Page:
A new bill in Congress could finally allow troops to sue the military in cases of medical malpractice

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FILE PHOTO: U.S. Army Capt. (Dr.) Gregory Giles, ophthalmology resident, preps a patient for cataract surgery at Brooke Army Medical Center, Fort Sam Houston, Texas, Jan. 29, 2019. Cataracts, which cause clouding of the normally clear lens of the eye, are the leading cause of treatable blindness. (U.S. Army photo by Jason W. Edwards)

Lawmakers introduced legislation on Tuesday that would allow service members and their families to sue the government, in certain cases, when a member of the military is a victim of military medical malpractice. The bill was introduced by Rep. Jackie Speier (D-Calif.) the chairwoman of the House Armed Services Subcommittee on Military Personnel, and includes co-sponsors from both sides of the aisle.


The news comes the same day that members of the subcommittee heard from military medical malpractice victims, and bears the name of Sgt. 1st Class Richard Stayskal, who testified at the hearing. A Marine infantryman and Purple Heart recipient who went on to join the Army and become a Green Beret, Stayskal has terminal lung cancer, and has become a symbol for advocates who want to see a change to the Feres Doctrine — a 1950 Supreme Court precedent that bars lawsuits against the military "for injuries to members of the armed forces arising from activities incident to military service."

As Task & Purpose previously reported, Stayskal's cancer was missed during a routine CT-scan in January 2017 at Fort Bragg's Womack Army Medical Center in North Carolina. The disease wasn't properly diagnosed until June of that year, and that was only after his health had deteriorated dramatically and he was finally given leave to see a civilian specialist off-base.

Richard and Megan Stayskal in Washington, D.C., on April 29, 2019.Task & Purpose/James Clark

"This does affect me obviously, but my children are definitely the true victims along with my wife," Stayskal, who has two daughters, said during Tuesday's hearing. "The hardest thing I have to do is explain to my children when they ask me 'this doesn't make sense, how is this happening?' and I have no good answer to give them and that's why I'm coming up here to help convince these folks in Congress to change this."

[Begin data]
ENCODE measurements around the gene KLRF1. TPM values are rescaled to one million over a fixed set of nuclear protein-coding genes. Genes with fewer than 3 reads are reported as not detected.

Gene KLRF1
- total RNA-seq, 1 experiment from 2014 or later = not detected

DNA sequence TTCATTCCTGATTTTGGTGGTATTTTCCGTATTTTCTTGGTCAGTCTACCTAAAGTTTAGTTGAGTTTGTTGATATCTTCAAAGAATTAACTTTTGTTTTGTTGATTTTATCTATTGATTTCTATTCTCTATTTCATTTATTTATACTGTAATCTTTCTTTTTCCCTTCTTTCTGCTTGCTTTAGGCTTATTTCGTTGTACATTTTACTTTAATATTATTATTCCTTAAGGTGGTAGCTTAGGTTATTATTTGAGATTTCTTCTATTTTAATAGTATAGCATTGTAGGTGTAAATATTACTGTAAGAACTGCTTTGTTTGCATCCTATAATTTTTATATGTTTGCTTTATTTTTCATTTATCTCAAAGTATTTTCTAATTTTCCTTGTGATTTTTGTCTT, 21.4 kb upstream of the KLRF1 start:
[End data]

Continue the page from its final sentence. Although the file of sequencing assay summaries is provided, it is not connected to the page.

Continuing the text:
Because of the Feres Doctrine, Stayskal and his family are barred from suing the government for damages. If the Sergeant First Class Richard Stayskal Military Medical Accountability Act of 2019 were to pass, that could change, not only for the Staykals, but other service members and their families.

The bill would create an exemption to the Federal Tort Claims Act — a law which allows citizens to sue the government for negligence or wrongdoing — and allow them to file medical malpractice lawsuits. However, it would only cover cases that are still pending on, or occur after the bill's passage, as a way to limit costs, according to a press release provided by Speier's office.

Because Stayskal and his attorney's have already filed their malpractice lawsuit in federal court, their case would be covered if the bill passed, said Natalie Khawam, one of the attorneys representing Stayskal.

"Today, the American people saw Congress take action," Khawam told Task & Purpose. "We are one step closer to protecting our troops and their families. I'm humbled to represent Sgt. 1st Class Richard Stayskal, and honored to fight for of all the men and women that serve our country."

Additionally, the bill would have no impact on those instances of medical malpractice that occur during combat operations, aboard ships, or at battalion aid stations.

Under the proposed bill, service members would be able to sue for malpractice that occurs at major military clinics and hospitals, where both civilians and military personnel are already treated.

"The Feres Doctrine is a travesty," Speier said in a statement. "It denies service members who put their lives on the line for this country the same access to the justice system enjoyed by service members' spouses, other federal employees, and even prisoners. Creating an exemption for medical malpractice is long overdue."

One of the major critiques of the Feres Doctrine is that it creates a double standard: One set of rules for civilians, and another for those in uniform. For example: If a service member and a military dependent saw the same military doctor on base, for the same ailment, and the same mistakes were made in both cases, the civilian patient would be able to sue for medical malpractice; the service member would not, as Task & Purpose previously reported.

"Representing the men and women stationed at Fort Bragg and their families is one of the greatest honors of my life," Rep. Richard Hudson (R-N.C.) said in a statement. "My priority is doing right by my constituent Rich and making sure our service members and their families receive the support and top-notch health care they were promised."

The Sergeant First Class Richard Stayskal Military Medical Accountability Act of 2019 can be read in full, here:

Guided-missile destroyer USS Stethem (DDG 63) Sailors participate in a memorial for the shipÕs namesake, Robert D. Stethem. Navy diver, Steelworker 2nd Class Robert Stethem, who was returning from an assignment in the Middle East, when he was taken hostage aboard TWA 847 commercial airliner. The flight was hijacked by terrorists, and Stethem was shot to death after being tortured by the terrorists on June 15, 1985. (U.S. Navy photo by Ensign Danny Ewing Jr.)

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